Spotlight On: Anxiety

5 May 2023


This article first appeared in Queenwood Weekly News on Friday 5 May 2023.

One morning at recess, I walked from my office down to the staff room to get a cup of tea. Along the way I was stopped in the corridor four times by four different teachers for the same reason. They were asking me to let ‘Olivia’ off after breaking a rule. She had been caught wearing headphones and, in that school (not Queenwood), this attracted a demerit. The demerit had been recorded by the teacher and under that system, four demerits would trigger a detention.

Olivia was horrified. In her four years, she had never had a demerit. She had been wearing the headphones in the library (permitted) and simply forgot to take them off. She had no intention of breaking the rules. She was flustered, apologetic and desperate. It was imperative that this stain on her record, deep in the bowels of a database somewhere, should be removed.

Never mind that there was no risk that Olivia would ever acquire another three demerits and a detention. Even if she did, this would have no effect on anything. Yet the torment caused by this demerit was intolerable, so she ran around finding every teacher she knew to petition me for relief.

In the space of ten minutes, four teachers found me and made her case. Every few steps I was bombarded with Olivia’s anxiety and distress, transmitted through her caring and trusted teachers, who were clearly feeling anxious on her behalf.

These four sensible, experienced colleagues had not, however, stopped to ask an important question: why are we acting as if this is a Major Threat? Olivia’s distress was infectious, and they had, entirely unconsciously, accepted her distorted perspective. What she really needed, however, was for the adults around her to challenge not the reality of her distress (which was genuine) but the reality of the threat to which she was so obviously overreacting.

While Olivia’s distress was not caused by her teachers, this is a good example of how adults can inadvertently exacerbate and entrench anxiety. This is borne out by an increasingly extensive body of research which shows that the behaviour of adults (including teachers but, for obvious reasons, particularly parents) is an important factor in the incidence and treatment of anxiety.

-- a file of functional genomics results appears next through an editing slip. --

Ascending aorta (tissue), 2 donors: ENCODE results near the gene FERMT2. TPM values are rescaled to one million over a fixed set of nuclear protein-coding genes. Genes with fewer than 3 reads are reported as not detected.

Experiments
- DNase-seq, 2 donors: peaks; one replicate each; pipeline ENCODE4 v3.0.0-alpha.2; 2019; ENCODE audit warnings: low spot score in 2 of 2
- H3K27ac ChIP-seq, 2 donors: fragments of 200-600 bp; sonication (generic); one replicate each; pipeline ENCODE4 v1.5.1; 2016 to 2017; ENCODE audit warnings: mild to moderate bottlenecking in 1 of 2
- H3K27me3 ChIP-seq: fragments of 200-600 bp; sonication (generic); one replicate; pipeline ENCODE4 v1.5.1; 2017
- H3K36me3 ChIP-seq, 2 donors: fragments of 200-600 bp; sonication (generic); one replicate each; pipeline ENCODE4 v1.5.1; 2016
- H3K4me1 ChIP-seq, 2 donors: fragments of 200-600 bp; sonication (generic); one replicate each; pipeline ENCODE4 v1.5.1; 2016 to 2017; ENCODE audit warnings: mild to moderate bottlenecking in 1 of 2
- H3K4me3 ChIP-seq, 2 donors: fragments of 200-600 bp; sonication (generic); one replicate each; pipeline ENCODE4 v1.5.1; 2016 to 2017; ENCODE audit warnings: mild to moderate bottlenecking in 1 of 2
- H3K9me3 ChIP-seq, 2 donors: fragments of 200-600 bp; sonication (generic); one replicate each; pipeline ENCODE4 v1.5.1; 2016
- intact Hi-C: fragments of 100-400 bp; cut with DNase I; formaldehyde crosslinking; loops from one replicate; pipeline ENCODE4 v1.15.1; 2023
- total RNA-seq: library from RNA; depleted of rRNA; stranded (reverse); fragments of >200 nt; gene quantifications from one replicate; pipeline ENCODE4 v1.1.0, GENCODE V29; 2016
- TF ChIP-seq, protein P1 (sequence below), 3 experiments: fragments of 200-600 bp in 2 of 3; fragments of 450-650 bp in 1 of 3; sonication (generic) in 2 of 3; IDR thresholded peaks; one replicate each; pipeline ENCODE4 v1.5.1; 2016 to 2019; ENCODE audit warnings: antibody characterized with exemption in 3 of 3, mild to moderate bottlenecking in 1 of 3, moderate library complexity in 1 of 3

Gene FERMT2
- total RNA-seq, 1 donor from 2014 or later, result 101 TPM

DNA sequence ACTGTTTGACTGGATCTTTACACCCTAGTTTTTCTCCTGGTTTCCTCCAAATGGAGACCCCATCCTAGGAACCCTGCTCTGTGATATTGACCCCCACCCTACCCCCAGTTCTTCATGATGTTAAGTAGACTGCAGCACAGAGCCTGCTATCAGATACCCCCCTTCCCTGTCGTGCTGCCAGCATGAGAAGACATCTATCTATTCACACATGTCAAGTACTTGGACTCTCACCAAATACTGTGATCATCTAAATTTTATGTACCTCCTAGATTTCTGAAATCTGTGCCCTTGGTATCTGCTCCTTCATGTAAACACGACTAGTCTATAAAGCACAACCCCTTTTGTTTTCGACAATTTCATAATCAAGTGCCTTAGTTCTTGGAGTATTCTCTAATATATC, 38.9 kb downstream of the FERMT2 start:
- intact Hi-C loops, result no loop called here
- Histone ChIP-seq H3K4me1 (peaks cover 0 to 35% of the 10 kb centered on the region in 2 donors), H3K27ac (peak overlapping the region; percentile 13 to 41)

Most of us, for wonderful and compassionate reasons, have an inclination to ‘accommodate’ (to use a technical word) a child’s anxieties, i.e. to adjust the circumstances to minimise distress. This might mean avoiding the overnight sleepover, granting an extension on an assignment, accompanying them in a social situation, removing a public speaking obligation, letting them share a bed, bringing familiar food from home… or removing anything else that is causing them distress. What caring person would want to do otherwise? The problem is that, step by step, we can sleepwalk into a situation where we are heightening and reinforcing the child’s fears, even when they bear little or no relation to reality.

In recent years, it has become evident that one of the most effective ways to alleviate anxiety in children is to work with their parents. This can feel insulting, as if parents are being blamed, but researchers are quick to point out that while parents are not necessarily the cause of an anxiety disorder, adapting parents’ response to their children’s anxiety is one of the most effective treatments.

I strongly recommend that all parents read this illuminating (but long) piece from The Atlantic which sets out the issue: